We hope that you have enjoyed your first week of our new topic! This term we will be looking at our new topic, but also begin to think about 'transition' to help your child with the move from Reception to Year One. During these unprecedented times it isn't yet clear how things will work, what will happen and when, however we will do our utmost best to prepare your child for change over this half-term. Keep a look out for our PSED activities over the next few weeks for activities to support this annual transition and change. We understand that this may be a worrying time as you look forward and wonder what the next six months looks like and means for your child. Please try not to worry, and remember that all children across the country are in the same position and that within our school all decisions will be made with the best intentions and with your child's wellbeing at the heart of it all. Whilst we await details and plans try not to think too far ahead and enjoy this topic, making the most of the last half-term in Reception! It's always an amazing half-term reflecting on how far your child has come, we hope you enjoy it as much as we always do.
Have a fantastic week with your new activities, and don't forget that if you need to make contact with your child's class teacher for help with any of the activities set then you can do so via Purple Mash under the comments for 2Do set activties. Stay safe everyone!
The Reception Team
Over the next few weeks we are going to be working towards the children creating their own fairy tale story. In Reception children cannot just come up with their own ideas - they need to find out, explore and experience a range of stimuli to help them be creative. Even for those children who could come up with their own outline for a story, all of the activities have value and will help to enrich their ideas and creativity.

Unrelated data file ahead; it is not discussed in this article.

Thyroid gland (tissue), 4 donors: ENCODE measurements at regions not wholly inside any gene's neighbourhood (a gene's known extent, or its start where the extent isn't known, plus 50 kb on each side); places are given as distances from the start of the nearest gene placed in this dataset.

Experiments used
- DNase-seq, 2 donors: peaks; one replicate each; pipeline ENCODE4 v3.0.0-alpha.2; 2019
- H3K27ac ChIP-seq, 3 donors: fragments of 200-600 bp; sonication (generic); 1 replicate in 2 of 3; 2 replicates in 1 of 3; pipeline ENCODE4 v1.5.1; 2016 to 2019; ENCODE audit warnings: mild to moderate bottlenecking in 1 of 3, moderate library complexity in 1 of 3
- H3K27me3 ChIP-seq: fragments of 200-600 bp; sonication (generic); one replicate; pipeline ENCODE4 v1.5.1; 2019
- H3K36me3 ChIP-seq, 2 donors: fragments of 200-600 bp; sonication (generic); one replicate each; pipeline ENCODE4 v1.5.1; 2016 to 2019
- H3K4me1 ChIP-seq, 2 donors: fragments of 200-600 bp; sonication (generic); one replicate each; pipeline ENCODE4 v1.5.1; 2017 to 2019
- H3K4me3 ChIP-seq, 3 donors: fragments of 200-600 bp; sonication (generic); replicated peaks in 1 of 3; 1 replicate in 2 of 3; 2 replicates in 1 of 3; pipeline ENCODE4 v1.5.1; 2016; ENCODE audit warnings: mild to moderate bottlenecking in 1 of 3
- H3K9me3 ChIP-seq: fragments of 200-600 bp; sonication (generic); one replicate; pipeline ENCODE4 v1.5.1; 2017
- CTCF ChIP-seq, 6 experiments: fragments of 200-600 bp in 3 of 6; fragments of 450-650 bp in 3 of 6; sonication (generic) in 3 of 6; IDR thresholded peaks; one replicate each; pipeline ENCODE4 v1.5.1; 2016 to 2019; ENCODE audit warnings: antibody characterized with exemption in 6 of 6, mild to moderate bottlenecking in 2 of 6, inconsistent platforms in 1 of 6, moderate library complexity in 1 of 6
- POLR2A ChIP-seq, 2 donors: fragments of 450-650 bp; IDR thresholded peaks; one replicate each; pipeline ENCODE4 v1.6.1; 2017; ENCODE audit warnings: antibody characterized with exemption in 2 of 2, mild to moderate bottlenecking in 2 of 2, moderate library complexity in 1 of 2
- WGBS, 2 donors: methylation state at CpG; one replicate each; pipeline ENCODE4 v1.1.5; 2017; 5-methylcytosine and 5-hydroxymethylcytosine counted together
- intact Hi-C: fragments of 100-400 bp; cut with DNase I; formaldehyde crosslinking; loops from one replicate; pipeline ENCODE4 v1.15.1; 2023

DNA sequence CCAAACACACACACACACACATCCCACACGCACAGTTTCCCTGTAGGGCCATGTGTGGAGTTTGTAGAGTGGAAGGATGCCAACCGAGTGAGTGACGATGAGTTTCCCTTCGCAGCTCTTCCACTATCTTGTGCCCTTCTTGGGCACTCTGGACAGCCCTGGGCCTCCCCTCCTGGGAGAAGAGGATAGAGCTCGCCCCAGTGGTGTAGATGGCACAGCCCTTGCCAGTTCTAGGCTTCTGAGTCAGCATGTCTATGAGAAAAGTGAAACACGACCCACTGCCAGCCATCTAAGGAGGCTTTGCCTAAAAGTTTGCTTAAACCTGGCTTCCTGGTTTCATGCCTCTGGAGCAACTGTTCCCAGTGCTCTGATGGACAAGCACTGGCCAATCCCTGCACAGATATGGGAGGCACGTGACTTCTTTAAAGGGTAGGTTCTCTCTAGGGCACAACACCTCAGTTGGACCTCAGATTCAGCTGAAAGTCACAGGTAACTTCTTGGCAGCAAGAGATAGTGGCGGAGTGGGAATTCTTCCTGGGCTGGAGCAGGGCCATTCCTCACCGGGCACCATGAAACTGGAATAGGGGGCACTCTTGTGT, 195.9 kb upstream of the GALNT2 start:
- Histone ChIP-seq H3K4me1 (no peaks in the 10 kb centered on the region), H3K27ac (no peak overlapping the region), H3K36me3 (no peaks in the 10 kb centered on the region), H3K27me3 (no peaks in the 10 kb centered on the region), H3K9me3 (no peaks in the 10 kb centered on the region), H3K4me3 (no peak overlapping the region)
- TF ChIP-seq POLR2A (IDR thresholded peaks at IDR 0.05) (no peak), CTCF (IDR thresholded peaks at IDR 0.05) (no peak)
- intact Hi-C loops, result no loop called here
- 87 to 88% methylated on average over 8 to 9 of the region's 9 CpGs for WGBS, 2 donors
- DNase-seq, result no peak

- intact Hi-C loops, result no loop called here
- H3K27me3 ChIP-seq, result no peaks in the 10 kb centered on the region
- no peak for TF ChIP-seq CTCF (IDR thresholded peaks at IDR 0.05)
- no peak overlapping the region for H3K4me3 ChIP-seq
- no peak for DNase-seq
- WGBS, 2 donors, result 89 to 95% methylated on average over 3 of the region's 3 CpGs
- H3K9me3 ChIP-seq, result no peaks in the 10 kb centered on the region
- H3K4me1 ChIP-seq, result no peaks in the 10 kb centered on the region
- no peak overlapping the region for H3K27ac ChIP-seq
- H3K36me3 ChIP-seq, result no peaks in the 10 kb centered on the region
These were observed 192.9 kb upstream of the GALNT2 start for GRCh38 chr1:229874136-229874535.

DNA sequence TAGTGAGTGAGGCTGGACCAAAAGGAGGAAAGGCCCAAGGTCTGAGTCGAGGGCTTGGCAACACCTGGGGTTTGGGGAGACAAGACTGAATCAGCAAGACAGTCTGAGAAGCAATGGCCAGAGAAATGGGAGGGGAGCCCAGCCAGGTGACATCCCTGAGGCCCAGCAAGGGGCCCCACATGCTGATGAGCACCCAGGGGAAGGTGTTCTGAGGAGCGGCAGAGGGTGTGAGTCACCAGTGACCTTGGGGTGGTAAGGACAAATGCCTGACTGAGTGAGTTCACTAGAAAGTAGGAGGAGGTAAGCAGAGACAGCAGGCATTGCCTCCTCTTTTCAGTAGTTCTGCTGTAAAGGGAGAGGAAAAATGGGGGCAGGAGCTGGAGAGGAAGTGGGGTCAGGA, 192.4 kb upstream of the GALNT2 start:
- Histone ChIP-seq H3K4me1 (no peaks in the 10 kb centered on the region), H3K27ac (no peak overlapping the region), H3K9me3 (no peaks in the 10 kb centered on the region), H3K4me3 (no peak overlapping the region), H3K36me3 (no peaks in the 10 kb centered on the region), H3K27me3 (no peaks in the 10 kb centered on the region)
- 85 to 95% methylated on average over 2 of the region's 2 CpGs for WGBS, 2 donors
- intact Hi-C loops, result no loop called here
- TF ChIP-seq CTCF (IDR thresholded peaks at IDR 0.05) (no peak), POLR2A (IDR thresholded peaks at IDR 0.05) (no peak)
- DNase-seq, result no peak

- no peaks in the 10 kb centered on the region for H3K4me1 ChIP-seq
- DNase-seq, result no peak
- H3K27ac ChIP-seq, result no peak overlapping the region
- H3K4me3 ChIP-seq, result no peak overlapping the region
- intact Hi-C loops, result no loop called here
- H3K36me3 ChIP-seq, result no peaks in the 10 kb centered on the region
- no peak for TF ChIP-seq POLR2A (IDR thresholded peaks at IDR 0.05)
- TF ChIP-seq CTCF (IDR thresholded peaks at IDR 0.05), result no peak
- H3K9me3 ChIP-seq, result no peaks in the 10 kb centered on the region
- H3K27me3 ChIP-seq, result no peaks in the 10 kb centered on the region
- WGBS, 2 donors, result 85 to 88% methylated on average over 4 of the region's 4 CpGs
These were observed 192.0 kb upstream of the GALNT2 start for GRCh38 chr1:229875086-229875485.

To get started, this week we would like you to spend time reading a range of different fairytale stories. If you have these in real books that they can handle that would be excellent in order to promote book handling skills, as well as children being used to the idea that fairytales originated from books. If you only have one or two at home then you can use online resources such as Oxford Owl, and as a final choice - YouTube for videos (please watch these first alone yourself to ensure appropriate content and no ads). Reading different fairytales will help get your children's imagination started and understand what fairytales are all about!
Reading the stories together is not only a bonding experience but helps to promote a love of reading. Reading the book is obviously important, but equally so is the discussion you have that follows. Comprehension and understanding of the story is vital and asking questions such as ... 'what happened when...?', 'why do you think he/she did...?', 'who...?', 'how did...?' This is often a skill which holds children back from progressing through book bands so the more they can practise comprehension the better it is all round!
This week's numeracy is all about addition. We have looked at addition regularly over the academic year and since lockdown begun so we are hopeful that your child is now adding with a level of confidence more independently. This will be the last time we look at addition this half-term as we will be moving onto subtraction as well as covering other essential skills before the end of the year. What we would suggest however is that you continue to recap addition throughout the rest of the year with mini activities for five minutes here and there so that they do not lose the skill or hard work they have done so far in readiness for Year One.
Above are a range of pictures for you to have a look at. These are just ideas and you do not have to do each or any of these, they are just suggestions of ways you can vary addition teaching and make it more interactive and fun. The more practical it is, the more your child may be able to absorb and be more likely to retain. There is a little explanation on how you could use each idea above at the bottom of this maths section.